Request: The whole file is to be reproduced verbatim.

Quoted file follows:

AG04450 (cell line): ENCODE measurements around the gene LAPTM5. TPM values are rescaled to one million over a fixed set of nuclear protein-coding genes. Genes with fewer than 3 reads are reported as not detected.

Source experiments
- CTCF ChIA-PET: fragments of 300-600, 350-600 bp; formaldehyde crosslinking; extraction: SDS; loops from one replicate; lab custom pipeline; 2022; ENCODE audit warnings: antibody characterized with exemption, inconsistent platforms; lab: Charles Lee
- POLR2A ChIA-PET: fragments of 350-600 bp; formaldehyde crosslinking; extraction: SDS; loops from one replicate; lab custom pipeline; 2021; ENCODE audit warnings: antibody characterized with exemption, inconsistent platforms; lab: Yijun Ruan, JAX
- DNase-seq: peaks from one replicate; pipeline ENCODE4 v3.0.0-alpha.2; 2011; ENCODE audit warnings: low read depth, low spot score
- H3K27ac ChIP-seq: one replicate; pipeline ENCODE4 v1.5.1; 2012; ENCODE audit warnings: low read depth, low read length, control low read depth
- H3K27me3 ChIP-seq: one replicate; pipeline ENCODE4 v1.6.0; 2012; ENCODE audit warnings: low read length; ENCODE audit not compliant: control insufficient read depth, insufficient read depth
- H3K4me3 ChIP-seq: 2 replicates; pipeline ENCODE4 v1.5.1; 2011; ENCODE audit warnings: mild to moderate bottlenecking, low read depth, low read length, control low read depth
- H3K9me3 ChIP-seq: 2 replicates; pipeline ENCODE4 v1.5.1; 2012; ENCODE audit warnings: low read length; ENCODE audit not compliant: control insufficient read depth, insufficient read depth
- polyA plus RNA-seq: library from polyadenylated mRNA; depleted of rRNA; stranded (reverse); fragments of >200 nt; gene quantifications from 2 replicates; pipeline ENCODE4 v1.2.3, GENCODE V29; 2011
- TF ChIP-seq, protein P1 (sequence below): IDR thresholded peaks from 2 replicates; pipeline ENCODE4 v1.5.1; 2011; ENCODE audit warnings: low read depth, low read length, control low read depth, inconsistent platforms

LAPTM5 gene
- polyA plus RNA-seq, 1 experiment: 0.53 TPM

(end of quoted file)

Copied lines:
AG04450 (cell line): ENCODE measurements around the gene LAPTM5. TPM values are rescaled to one million over a fixed set of nuclear protein-coding genes. Genes with fewer than 3 reads are reported as not detected.

Source experiments
- CTCF ChIA-PET: fragments of 300-600, 350-600 bp; formaldehyde crosslinking; extraction: SDS; loops from one replicate; lab custom pipeline; 2022; ENCODE audit warnings: antibody characterized with exemption, inconsistent platforms; lab: Charles Lee
- POLR2A ChIA-PET: fragments of 350-600 bp; formaldehyde crosslinking; extraction: SDS; loops from one replicate; lab custom pipeline; 2021; ENCODE audit warnings: antibody characterized with exemption, inconsistent platforms; lab: Yijun Ruan, JAX
- DNase-seq: peaks from one replicate; pipeline ENCODE4 v3.0.0-alpha.2; 2011; ENCODE audit warnings: low read depth, low spot score
- H3K27ac ChIP-seq: one replicate; pipeline ENCODE4 v1.5.1; 2012; ENCODE audit warnings: low read depth, low read length, control low read depth
- H3K27me3 ChIP-seq: one replicate; pipeline ENCODE4 v1.6.0; 2012; ENCODE audit warnings: low read length; ENCODE audit not compliant: control insufficient read depth, insufficient read depth
- H3K4me3 ChIP-seq: 2 replicates; pipeline ENCODE4 v1.5.1; 2011; ENCODE audit warnings: mild to moderate bottlenecking, low read depth, low read length, control low read depth
- H3K9me3 ChIP-seq: 2 replicates; pipeline ENCODE4 v1.5.1; 2012; ENCODE audit warnings: low read length; ENCODE audit not compliant: control insufficient read depth, insufficient read depth
- polyA plus RNA-seq: library from polyadenylated mRNA; depleted of rRNA; stranded (reverse); fragments of >200 nt; gene quantifications from 2 replicates; pipeline ENCODE4 v1.2.3, GENCODE V29; 2011
- TF ChIP-seq, protein P1 (sequence below): IDR thresholded peaks from 2 replicates; pipeline ENCODE4 v1.5.1; 2011; ENCODE audit warnings: low read depth, low read length, control low read depth, inconsistent platforms

LAPTM5 gene
- polyA plus RNA-seq, 1 experiment: 0.53 TPM